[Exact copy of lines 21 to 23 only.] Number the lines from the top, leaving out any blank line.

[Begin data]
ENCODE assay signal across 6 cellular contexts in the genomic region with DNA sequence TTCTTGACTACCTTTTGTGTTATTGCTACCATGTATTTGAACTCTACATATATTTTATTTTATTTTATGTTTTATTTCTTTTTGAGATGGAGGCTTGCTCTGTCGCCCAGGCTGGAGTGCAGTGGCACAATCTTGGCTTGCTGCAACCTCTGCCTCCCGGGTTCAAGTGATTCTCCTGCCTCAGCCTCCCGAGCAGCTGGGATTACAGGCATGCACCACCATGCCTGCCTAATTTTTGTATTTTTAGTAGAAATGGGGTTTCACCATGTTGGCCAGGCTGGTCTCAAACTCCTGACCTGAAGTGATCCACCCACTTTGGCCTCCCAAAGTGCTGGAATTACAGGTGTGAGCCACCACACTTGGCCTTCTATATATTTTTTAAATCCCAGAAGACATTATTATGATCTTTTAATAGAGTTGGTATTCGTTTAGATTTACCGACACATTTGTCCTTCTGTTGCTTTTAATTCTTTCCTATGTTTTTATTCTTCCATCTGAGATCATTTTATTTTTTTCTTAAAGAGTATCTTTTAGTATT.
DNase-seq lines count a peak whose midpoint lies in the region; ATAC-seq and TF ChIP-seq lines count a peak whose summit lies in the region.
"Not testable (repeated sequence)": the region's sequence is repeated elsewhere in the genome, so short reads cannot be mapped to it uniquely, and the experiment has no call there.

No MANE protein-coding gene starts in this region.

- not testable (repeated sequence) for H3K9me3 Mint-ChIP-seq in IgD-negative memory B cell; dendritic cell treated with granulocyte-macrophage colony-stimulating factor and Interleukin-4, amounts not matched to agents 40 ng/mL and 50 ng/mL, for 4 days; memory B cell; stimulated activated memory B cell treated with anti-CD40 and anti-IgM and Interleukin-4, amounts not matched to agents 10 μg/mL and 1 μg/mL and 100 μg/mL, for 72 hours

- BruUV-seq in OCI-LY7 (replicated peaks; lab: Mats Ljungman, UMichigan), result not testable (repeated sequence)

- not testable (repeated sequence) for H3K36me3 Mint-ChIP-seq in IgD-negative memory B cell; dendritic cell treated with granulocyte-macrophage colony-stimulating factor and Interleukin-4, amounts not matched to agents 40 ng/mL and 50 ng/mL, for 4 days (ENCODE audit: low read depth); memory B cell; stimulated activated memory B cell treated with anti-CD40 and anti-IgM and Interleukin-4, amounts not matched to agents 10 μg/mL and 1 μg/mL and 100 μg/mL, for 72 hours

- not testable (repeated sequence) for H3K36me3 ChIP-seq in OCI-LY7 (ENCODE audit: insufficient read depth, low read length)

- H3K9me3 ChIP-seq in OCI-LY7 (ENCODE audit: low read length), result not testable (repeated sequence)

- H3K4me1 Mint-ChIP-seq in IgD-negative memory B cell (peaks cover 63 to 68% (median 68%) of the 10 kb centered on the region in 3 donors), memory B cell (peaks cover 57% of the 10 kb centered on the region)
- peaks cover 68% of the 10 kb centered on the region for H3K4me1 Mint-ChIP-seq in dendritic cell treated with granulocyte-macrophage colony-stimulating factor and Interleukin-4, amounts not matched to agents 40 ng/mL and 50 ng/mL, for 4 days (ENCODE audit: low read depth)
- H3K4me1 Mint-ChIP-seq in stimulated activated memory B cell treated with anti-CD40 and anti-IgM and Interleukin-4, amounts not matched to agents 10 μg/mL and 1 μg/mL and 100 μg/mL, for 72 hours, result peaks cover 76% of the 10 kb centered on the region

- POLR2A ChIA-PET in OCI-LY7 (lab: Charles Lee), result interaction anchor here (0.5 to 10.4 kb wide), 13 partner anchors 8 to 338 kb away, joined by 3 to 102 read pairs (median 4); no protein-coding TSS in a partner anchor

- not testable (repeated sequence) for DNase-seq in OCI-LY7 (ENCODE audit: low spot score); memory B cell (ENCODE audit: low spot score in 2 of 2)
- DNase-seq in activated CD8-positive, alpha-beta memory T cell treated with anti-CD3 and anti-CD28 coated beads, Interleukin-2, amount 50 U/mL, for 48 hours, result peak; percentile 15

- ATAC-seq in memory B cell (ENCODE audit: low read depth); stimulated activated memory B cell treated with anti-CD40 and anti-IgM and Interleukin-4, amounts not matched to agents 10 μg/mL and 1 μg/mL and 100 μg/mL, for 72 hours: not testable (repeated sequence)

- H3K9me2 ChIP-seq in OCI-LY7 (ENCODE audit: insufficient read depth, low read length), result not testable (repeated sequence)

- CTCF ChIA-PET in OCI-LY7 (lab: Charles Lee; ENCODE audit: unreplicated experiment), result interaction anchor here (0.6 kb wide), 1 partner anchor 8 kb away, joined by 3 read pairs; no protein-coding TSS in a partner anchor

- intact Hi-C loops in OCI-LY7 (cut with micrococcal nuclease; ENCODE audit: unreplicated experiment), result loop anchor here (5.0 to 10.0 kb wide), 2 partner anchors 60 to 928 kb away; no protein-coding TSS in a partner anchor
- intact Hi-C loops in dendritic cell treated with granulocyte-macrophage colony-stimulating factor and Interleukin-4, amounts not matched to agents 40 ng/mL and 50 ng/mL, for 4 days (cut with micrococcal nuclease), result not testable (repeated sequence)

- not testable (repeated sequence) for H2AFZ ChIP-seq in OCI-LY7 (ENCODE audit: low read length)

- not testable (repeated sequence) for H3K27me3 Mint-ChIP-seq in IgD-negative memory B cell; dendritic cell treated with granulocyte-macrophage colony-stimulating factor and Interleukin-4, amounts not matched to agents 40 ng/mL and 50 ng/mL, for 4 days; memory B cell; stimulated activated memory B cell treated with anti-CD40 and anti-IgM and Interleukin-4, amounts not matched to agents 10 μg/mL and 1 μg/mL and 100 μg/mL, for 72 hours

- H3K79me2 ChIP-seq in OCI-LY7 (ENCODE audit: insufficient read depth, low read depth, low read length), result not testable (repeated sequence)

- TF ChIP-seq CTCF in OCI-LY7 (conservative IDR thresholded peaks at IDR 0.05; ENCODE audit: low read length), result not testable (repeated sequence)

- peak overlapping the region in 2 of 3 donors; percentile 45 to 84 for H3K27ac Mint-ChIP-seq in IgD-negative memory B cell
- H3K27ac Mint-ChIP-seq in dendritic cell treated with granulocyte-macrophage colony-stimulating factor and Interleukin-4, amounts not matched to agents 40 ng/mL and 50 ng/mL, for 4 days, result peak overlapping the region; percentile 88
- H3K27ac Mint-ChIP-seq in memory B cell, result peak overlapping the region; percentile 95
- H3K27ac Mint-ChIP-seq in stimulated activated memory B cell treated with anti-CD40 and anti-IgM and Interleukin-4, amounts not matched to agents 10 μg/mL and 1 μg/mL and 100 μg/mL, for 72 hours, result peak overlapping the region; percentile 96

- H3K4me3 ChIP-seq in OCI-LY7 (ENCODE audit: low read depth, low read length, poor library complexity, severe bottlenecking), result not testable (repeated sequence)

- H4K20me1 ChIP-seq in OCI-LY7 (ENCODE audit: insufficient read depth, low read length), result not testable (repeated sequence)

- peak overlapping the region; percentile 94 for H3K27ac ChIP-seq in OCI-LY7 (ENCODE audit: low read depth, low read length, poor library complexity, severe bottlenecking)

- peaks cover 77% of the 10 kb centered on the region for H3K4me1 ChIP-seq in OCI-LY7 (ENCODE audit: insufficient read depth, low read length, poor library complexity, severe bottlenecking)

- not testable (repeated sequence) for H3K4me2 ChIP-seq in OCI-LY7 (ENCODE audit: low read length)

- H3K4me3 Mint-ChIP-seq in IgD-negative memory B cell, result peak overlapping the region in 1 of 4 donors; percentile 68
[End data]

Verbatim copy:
- not testable (repeated sequence) for H2AFZ ChIP-seq in OCI-LY7 (ENCODE audit: low read length)

- not testable (repeated sequence) for H3K27me3 Mint-ChIP-seq in IgD-negative memory B cell; dendritic cell treated with granulocyte-macrophage colony-stimulating factor and Interleukin-4, amounts not matched to agents 40 ng/mL and 50 ng/mL, for 4 days; memory B cell; stimulated activated memory B cell treated with anti-CD40 and anti-IgM and Interleukin-4, amounts not matched to agents 10 μg/mL and 1 μg/mL and 100 μg/mL, for 72 hours

- H3K79me2 ChIP-seq in OCI-LY7 (ENCODE audit: insufficient read depth, low read depth, low read length), result not testable (repeated sequence)